“Life isn’t the way it’s supposed to be. It’s the way it is. The way you deal with it makes all the difference.” – Virginia Satir
Uncertainty. The problem with uncertainty is that it’s, well, so uncertain. We all strive to avoid uncertainty. In a sea of constant change, we all want to know where the life boats are.
It wasn’t too long ago that life was something you could sort of plan. There was an expectation of stability and predictability as you transitioned from one phase of your life into another. The steps were well worn and well defined; graduation led to the job which led to the marriage which led to the house which led to the children which eventually led to the retirement and the pension from the job which you never left. As predictable and as certain a path as a train on a track.
I was raise in this environment. My Dad worked in the same factory his Dad worked in. The two of them gave their entire working lives to one company, 77 years between the both of them. Why? Because they could. The process, the path, just worked.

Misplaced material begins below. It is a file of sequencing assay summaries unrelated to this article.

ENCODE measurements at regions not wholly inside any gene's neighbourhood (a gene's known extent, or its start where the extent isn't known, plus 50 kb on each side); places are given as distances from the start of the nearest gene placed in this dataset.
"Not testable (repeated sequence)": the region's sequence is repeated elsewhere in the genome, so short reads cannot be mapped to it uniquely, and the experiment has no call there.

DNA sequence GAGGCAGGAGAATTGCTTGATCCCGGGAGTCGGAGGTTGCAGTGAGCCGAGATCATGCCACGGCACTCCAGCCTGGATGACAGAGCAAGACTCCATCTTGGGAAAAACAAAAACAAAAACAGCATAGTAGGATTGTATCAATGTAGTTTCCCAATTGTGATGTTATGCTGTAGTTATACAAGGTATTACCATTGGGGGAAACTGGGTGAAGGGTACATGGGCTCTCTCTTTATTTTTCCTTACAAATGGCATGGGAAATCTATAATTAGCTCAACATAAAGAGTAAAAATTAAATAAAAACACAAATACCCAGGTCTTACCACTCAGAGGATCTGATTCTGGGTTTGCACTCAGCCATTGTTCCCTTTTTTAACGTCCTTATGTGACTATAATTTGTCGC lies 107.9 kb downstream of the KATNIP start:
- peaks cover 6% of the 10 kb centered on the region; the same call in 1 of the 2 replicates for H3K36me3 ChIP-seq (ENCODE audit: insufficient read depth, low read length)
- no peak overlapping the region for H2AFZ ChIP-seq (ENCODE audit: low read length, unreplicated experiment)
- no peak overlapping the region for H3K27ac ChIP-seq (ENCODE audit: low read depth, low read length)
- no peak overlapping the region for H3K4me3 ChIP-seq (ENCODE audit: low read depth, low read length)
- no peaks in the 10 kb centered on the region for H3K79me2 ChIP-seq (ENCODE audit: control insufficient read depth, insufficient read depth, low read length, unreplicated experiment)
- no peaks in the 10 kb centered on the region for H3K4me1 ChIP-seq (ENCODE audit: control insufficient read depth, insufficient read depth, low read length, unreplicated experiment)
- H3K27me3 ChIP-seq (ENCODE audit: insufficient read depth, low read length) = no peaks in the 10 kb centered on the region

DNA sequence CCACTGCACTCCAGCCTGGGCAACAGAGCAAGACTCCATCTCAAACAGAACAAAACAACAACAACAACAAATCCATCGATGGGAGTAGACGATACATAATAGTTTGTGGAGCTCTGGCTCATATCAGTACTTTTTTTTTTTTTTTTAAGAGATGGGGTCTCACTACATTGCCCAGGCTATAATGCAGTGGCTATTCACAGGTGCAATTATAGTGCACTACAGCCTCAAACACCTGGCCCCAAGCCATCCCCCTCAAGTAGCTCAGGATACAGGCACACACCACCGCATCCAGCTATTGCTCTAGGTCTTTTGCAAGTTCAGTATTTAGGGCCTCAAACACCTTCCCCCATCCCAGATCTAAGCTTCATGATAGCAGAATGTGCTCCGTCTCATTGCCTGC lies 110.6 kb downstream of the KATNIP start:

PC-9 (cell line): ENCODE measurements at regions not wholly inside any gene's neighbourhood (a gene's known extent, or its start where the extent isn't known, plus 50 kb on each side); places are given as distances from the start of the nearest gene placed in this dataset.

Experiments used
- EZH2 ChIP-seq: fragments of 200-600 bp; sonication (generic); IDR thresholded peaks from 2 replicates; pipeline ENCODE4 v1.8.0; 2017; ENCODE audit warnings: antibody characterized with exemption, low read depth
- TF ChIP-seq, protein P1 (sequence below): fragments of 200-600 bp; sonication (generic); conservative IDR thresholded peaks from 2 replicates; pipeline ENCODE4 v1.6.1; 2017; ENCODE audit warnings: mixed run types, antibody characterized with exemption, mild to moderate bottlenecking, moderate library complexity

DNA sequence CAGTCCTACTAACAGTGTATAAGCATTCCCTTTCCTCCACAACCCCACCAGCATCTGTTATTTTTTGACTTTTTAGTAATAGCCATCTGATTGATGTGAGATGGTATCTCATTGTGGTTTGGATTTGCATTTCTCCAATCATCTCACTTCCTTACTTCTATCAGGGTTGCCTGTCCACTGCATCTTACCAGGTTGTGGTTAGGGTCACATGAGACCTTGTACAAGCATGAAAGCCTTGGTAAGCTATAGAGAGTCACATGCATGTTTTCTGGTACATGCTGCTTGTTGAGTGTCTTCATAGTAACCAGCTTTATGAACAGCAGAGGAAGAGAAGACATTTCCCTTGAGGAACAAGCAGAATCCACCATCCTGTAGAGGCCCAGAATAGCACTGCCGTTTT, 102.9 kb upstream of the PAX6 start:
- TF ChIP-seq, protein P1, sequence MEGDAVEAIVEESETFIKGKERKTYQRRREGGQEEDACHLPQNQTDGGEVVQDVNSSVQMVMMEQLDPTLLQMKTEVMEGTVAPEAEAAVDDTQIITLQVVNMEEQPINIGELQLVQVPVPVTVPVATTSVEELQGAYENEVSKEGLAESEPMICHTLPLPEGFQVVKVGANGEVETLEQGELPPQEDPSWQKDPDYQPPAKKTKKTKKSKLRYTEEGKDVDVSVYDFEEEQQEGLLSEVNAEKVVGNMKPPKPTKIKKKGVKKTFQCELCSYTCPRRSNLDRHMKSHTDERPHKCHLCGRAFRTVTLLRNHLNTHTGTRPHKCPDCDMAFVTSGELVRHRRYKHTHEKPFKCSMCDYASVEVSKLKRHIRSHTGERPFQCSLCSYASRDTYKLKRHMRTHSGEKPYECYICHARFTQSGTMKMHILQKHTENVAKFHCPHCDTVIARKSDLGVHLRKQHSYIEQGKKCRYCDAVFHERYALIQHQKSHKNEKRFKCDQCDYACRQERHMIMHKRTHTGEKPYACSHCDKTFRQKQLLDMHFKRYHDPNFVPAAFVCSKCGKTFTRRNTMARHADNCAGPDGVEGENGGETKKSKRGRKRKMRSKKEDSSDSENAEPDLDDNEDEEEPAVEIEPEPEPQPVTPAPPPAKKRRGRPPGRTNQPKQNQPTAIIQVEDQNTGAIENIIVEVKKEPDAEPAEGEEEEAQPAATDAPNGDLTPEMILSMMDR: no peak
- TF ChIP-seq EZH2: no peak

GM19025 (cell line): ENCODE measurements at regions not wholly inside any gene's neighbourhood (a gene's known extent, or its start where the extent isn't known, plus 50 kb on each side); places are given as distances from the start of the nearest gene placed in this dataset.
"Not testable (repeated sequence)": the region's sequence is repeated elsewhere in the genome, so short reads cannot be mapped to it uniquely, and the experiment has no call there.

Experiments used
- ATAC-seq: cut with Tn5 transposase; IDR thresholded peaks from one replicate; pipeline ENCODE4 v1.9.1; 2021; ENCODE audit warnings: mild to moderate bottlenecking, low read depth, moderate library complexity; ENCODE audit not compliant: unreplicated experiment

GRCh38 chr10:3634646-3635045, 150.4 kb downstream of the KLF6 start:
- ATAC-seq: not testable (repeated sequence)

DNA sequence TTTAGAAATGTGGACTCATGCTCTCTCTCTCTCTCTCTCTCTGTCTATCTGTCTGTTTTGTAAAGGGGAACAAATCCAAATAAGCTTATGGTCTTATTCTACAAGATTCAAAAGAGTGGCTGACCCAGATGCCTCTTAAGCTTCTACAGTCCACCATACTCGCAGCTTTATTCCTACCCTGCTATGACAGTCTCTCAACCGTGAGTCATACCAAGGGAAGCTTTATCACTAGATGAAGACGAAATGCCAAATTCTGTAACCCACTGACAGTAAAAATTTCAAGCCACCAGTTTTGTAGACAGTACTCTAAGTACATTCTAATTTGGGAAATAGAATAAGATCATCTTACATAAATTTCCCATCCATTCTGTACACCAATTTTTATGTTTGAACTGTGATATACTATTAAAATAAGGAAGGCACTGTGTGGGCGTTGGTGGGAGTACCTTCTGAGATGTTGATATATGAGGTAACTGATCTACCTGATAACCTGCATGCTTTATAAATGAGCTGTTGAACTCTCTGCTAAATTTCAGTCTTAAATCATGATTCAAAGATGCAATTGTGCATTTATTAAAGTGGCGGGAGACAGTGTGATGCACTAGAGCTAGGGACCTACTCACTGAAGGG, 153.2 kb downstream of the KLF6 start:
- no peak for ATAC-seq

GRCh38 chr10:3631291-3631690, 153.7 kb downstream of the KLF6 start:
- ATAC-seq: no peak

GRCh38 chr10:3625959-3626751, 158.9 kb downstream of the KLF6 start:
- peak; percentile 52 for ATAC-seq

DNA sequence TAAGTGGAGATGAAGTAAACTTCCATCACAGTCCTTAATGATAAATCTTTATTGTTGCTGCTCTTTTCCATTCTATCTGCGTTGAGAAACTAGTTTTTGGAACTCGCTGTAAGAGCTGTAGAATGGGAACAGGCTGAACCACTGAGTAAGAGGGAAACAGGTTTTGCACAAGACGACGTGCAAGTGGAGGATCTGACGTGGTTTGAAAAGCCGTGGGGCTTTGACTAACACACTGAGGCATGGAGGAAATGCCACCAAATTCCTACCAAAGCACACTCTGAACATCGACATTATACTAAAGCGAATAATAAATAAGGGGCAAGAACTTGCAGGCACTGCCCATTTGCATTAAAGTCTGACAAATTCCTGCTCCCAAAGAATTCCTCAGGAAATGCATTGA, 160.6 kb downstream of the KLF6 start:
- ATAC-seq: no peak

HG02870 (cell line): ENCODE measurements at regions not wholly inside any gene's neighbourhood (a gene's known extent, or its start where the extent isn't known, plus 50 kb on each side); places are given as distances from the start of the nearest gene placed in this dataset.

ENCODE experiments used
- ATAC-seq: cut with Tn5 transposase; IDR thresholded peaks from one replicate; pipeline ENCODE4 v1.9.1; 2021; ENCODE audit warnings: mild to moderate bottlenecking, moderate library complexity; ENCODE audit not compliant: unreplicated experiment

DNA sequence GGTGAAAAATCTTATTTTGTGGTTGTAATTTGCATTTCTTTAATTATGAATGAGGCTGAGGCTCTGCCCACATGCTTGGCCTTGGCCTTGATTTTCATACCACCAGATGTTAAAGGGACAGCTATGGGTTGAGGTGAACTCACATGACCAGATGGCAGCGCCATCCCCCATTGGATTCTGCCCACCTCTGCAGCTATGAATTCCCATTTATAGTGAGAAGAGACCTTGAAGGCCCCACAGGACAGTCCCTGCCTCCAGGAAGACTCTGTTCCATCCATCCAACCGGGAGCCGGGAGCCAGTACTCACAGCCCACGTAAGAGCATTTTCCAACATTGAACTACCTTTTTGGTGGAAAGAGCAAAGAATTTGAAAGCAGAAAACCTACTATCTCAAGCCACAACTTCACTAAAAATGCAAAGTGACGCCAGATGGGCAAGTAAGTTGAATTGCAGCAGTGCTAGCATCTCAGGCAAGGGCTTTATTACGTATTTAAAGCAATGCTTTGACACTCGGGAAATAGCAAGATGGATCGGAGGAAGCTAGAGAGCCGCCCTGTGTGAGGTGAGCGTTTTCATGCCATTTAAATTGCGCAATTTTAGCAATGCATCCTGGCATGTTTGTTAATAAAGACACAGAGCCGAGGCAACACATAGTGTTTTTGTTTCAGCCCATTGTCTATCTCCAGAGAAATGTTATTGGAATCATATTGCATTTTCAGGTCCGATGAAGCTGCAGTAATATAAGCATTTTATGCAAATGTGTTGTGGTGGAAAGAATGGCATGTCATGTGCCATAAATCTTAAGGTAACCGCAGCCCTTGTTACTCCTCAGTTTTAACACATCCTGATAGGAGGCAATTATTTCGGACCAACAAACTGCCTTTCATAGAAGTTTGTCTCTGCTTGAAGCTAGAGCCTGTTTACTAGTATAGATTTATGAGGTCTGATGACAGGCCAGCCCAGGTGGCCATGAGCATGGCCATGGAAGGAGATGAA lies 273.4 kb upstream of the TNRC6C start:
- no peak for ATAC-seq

HOLES IN THE DREAMBOAT I guess the world has changed a little bit. Certainty, the cornerstone of how life used to be, is long gone. The now-vacant lot where the factory once stood that my Dad and Grandfather once worked in serves as a stark reminder of what used to be. The factory will never be rebuilt, and neither will the lifestyle and the expectations that came with it.
These days life can at times feel like you’re adrift in a rudderless boat, at the mercy of the winds and the waves of uncertainty as you hope to find your way back on the course you set out upon. Outside influences well beyond our control can instantaneously bore holes in the bottom of our dreamboat life.
Suddenly, what was known is now unknown.
Uncertainty has an ugly friend. Fear. Fear usually shows up soon after Uncertainty kicks the door down. Fear is a thug. It’s sole purpose is to convince you that you’re not strong enough, that you’re not good enough, that it’s time for you to call your mommy.